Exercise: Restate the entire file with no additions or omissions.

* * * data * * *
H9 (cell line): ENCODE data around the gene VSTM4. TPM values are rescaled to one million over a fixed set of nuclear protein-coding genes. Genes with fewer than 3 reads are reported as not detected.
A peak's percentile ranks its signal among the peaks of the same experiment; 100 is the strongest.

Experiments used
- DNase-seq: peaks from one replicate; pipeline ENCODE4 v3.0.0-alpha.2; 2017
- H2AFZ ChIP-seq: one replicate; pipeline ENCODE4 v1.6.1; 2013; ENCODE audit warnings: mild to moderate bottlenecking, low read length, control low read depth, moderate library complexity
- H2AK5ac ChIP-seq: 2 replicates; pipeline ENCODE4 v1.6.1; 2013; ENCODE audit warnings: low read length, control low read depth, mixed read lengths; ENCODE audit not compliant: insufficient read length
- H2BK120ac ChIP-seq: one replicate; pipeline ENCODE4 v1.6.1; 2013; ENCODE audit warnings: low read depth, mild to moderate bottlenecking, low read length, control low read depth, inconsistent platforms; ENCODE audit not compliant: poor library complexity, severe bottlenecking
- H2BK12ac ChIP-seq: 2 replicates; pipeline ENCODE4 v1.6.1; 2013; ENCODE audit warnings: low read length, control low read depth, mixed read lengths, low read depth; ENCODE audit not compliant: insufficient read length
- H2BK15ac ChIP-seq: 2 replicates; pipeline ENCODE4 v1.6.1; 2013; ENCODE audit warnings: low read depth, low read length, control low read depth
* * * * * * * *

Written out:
H9 (cell line): ENCODE data around the gene VSTM4. TPM values are rescaled to one million over a fixed set of nuclear protein-coding genes. Genes with fewer than 3 reads are reported as not detected.
A peak's percentile ranks its signal among the peaks of the same experiment; 100 is the strongest.

Experiments used
- DNase-seq: peaks from one replicate; pipeline ENCODE4 v3.0.0-alpha.2; 2017
- H2AFZ ChIP-seq: one replicate; pipeline ENCODE4 v1.6.1; 2013; ENCODE audit warnings: mild to moderate bottlenecking, low read length, control low read depth, moderate library complexity
- H2AK5ac ChIP-seq: 2 replicates; pipeline ENCODE4 v1.6.1; 2013; ENCODE audit warnings: low read length, control low read depth, mixed read lengths; ENCODE audit not compliant: insufficient read length
- H2BK120ac ChIP-seq: one replicate; pipeline ENCODE4 v1.6.1; 2013; ENCODE audit warnings: low read depth, mild to moderate bottlenecking, low read length, control low read depth, inconsistent platforms; ENCODE audit not compliant: poor library complexity, severe bottlenecking
- H2BK12ac ChIP-seq: 2 replicates; pipeline ENCODE4 v1.6.1; 2013; ENCODE audit warnings: low read length, control low read depth, mixed read lengths, low read depth; ENCODE audit not compliant: insufficient read length
- H2BK15ac ChIP-seq: 2 replicates; pipeline ENCODE4 v1.6.1; 2013; ENCODE audit warnings: low read depth, low read length, control low read depth